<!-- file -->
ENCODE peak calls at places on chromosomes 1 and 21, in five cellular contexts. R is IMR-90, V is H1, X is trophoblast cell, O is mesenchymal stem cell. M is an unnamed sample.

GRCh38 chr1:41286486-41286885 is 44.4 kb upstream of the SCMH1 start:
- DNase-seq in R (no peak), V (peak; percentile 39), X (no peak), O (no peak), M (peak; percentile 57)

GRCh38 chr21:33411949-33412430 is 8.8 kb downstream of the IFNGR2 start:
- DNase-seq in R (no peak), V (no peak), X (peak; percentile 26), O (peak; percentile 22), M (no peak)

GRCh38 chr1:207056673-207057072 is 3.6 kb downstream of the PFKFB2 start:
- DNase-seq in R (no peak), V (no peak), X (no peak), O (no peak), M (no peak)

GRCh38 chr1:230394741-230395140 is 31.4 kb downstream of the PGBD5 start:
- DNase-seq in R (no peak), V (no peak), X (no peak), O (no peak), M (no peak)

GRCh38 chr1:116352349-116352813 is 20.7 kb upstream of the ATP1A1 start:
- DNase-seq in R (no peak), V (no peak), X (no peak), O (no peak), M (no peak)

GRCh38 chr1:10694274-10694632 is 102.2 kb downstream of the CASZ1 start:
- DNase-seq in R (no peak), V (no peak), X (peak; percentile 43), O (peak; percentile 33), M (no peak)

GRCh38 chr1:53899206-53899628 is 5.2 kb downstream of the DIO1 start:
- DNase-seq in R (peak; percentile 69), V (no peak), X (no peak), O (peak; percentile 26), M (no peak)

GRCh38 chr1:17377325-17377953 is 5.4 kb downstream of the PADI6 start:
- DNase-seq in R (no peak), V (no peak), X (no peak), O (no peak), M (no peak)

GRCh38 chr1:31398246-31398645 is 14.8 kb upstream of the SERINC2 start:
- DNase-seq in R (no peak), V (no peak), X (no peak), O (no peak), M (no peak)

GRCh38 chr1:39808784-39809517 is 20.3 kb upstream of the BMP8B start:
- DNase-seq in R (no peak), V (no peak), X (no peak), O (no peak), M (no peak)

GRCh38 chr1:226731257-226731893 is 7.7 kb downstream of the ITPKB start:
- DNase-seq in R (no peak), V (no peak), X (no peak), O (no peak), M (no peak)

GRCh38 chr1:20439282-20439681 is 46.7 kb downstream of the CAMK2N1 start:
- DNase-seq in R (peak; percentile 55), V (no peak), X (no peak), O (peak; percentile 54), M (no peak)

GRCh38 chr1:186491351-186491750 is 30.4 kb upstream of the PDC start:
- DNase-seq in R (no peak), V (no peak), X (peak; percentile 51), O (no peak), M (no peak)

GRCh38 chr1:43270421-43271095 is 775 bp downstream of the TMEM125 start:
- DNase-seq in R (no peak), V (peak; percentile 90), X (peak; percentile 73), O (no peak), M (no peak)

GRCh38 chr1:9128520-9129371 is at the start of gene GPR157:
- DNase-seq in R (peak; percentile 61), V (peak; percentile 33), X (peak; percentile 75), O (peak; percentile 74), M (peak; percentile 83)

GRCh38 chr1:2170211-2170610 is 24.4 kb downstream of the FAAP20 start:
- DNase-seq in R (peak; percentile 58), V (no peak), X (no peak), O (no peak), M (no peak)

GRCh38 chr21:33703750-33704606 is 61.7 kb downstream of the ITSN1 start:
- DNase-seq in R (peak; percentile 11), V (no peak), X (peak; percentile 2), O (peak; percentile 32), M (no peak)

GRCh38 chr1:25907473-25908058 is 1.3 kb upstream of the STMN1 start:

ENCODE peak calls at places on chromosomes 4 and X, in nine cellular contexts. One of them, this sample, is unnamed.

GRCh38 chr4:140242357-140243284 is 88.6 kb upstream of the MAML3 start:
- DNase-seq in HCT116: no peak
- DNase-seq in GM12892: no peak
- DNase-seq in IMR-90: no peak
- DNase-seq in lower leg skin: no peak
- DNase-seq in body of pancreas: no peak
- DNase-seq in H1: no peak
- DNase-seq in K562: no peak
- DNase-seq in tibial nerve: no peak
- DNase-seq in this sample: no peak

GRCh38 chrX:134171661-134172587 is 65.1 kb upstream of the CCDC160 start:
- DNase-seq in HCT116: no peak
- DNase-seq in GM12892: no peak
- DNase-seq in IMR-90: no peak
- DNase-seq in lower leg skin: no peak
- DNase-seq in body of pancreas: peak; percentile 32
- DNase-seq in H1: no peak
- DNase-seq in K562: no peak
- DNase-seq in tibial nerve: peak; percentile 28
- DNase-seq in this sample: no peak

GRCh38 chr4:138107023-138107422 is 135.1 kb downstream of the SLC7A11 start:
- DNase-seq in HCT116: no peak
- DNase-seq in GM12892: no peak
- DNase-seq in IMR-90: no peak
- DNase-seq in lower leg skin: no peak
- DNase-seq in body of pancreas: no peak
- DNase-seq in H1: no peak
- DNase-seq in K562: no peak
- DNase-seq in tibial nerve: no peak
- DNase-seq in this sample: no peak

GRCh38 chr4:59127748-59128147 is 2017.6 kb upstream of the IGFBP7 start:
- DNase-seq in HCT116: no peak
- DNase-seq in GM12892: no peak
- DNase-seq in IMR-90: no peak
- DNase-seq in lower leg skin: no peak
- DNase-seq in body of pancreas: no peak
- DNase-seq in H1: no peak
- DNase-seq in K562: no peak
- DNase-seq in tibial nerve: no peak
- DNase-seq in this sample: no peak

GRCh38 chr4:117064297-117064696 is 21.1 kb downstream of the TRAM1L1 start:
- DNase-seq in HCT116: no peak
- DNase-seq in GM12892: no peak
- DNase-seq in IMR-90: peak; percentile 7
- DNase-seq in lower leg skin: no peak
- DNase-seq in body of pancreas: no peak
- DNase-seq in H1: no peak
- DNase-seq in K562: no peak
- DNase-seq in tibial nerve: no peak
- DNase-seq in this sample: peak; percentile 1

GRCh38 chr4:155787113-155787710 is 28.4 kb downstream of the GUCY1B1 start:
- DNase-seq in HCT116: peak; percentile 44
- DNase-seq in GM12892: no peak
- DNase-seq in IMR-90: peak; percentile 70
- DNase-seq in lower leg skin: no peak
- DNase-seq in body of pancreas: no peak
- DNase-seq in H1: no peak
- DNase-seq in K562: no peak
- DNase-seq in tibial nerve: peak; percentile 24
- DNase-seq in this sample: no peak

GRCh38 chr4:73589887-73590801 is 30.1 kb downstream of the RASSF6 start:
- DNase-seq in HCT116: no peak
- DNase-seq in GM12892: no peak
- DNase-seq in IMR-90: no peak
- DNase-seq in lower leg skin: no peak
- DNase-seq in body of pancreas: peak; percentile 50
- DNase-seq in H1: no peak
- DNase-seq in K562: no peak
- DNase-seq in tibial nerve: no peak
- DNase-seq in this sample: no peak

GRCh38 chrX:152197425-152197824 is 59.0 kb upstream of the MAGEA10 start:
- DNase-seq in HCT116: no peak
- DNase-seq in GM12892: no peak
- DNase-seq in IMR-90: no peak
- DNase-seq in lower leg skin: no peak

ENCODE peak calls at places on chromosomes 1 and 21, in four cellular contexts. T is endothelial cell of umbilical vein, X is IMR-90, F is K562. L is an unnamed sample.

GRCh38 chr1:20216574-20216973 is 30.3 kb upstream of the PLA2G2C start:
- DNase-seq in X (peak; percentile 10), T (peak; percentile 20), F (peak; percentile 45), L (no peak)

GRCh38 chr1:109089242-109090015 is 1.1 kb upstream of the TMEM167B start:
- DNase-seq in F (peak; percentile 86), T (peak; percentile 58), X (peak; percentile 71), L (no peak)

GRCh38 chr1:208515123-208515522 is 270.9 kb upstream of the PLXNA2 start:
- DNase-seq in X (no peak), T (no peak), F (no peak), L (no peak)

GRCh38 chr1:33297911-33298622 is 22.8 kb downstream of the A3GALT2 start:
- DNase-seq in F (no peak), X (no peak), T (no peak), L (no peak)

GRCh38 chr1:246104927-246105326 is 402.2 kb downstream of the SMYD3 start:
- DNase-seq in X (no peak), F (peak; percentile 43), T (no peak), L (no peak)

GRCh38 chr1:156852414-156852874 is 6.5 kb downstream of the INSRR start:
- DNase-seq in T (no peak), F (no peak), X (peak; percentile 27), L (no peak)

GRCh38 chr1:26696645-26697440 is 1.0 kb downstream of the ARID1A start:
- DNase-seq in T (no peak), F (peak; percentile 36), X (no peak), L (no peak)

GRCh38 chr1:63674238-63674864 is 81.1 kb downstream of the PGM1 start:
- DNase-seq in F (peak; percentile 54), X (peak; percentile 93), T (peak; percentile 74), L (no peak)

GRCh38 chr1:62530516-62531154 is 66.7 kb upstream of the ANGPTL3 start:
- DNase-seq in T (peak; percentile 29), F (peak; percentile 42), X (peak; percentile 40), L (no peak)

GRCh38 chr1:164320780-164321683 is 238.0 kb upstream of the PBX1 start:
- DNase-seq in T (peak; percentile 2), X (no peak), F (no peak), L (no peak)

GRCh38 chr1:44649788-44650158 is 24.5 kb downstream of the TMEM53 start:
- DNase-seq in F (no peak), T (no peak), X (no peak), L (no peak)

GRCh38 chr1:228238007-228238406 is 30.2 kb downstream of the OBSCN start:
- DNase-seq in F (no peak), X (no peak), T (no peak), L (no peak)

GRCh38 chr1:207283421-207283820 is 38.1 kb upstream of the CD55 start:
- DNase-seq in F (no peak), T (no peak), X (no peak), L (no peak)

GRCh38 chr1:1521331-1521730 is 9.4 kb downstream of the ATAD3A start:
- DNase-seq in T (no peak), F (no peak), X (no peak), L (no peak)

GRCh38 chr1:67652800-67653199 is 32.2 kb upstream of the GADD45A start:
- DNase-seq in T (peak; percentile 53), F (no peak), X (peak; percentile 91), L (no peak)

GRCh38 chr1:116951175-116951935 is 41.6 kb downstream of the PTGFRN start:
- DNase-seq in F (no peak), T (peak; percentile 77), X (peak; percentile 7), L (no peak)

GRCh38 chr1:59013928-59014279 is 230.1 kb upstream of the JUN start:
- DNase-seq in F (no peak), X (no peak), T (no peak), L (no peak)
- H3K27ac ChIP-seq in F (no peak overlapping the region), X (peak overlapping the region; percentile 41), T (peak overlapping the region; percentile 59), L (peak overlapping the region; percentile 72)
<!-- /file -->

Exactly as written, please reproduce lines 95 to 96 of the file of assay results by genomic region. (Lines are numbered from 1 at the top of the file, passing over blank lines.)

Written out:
- DNase-seq in K562: no peak
- DNase-seq in tibial nerve: peak; percentile 24